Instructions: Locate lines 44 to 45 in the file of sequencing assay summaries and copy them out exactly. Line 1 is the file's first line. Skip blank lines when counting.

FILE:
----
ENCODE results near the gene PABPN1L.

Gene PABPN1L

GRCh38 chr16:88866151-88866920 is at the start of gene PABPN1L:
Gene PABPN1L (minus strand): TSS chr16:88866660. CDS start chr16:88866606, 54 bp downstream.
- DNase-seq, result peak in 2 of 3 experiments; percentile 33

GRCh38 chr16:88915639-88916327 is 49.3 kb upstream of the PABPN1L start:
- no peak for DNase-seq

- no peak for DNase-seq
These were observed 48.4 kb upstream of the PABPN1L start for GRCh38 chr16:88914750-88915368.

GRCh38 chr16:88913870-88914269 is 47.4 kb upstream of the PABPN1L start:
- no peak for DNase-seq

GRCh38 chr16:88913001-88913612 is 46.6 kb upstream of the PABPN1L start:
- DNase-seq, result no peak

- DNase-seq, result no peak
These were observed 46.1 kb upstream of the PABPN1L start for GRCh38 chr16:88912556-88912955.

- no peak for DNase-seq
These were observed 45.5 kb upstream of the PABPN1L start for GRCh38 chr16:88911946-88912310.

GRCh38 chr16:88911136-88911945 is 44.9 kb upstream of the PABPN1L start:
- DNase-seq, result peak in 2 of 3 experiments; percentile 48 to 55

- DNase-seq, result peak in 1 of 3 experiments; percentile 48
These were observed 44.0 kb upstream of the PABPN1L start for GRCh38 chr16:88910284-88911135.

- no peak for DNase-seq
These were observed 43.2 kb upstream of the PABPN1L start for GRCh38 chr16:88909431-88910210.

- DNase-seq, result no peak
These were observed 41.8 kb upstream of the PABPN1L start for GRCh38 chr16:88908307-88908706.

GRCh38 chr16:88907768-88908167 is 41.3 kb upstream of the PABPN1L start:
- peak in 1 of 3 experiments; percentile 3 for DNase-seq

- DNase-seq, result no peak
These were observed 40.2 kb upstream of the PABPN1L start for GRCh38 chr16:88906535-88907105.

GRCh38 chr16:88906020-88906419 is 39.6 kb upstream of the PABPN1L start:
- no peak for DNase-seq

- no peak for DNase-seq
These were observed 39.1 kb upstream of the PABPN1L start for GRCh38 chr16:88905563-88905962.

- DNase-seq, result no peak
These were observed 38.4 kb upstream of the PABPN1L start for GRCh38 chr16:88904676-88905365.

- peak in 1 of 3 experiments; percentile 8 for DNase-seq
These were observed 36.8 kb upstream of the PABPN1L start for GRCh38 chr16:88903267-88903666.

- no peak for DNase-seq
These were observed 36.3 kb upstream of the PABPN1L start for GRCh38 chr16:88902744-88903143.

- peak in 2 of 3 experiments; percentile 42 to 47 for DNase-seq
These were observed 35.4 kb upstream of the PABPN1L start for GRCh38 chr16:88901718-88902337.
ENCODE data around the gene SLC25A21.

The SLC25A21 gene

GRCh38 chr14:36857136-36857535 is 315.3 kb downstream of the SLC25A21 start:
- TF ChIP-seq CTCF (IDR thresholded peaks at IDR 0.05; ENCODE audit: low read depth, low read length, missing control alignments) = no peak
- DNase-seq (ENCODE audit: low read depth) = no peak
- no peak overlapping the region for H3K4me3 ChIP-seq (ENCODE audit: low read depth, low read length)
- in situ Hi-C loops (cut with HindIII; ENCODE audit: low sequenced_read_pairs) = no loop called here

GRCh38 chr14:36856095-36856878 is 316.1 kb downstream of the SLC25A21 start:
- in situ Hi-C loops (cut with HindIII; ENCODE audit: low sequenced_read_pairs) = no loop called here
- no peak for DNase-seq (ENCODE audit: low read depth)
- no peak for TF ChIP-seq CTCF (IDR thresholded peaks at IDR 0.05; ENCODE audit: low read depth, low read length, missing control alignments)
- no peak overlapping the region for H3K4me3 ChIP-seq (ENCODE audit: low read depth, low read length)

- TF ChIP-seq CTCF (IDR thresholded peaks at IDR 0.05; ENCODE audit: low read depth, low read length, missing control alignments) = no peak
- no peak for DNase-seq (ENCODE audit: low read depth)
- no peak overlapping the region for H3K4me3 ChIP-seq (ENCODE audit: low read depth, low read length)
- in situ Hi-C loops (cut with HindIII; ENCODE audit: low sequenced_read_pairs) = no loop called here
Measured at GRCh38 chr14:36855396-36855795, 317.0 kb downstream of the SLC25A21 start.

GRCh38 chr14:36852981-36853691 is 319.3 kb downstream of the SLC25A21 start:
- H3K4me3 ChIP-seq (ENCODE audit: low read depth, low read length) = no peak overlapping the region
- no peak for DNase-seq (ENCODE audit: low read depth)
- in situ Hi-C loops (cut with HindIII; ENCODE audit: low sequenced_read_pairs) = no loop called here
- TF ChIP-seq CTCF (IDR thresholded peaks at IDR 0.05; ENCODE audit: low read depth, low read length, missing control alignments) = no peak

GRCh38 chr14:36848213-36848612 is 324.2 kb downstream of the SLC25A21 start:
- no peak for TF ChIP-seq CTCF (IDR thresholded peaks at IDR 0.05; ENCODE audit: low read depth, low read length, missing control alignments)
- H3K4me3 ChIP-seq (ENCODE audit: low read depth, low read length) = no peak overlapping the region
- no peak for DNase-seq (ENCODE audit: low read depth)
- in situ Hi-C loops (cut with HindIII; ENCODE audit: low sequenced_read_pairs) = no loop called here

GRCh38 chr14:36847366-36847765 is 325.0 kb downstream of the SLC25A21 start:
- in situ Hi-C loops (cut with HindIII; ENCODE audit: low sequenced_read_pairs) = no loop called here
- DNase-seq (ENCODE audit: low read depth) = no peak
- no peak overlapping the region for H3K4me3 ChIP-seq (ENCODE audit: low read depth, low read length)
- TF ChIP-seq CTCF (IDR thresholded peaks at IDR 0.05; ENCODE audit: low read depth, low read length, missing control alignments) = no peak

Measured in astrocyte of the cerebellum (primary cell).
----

GRCh38 chr14:36857136-36857535 is 315.3 kb downstream of the SLC25A21 start:
- TF ChIP-seq CTCF (IDR thresholded peaks at IDR 0.05; ENCODE audit: low read depth, low read length, missing control alignments) = no peak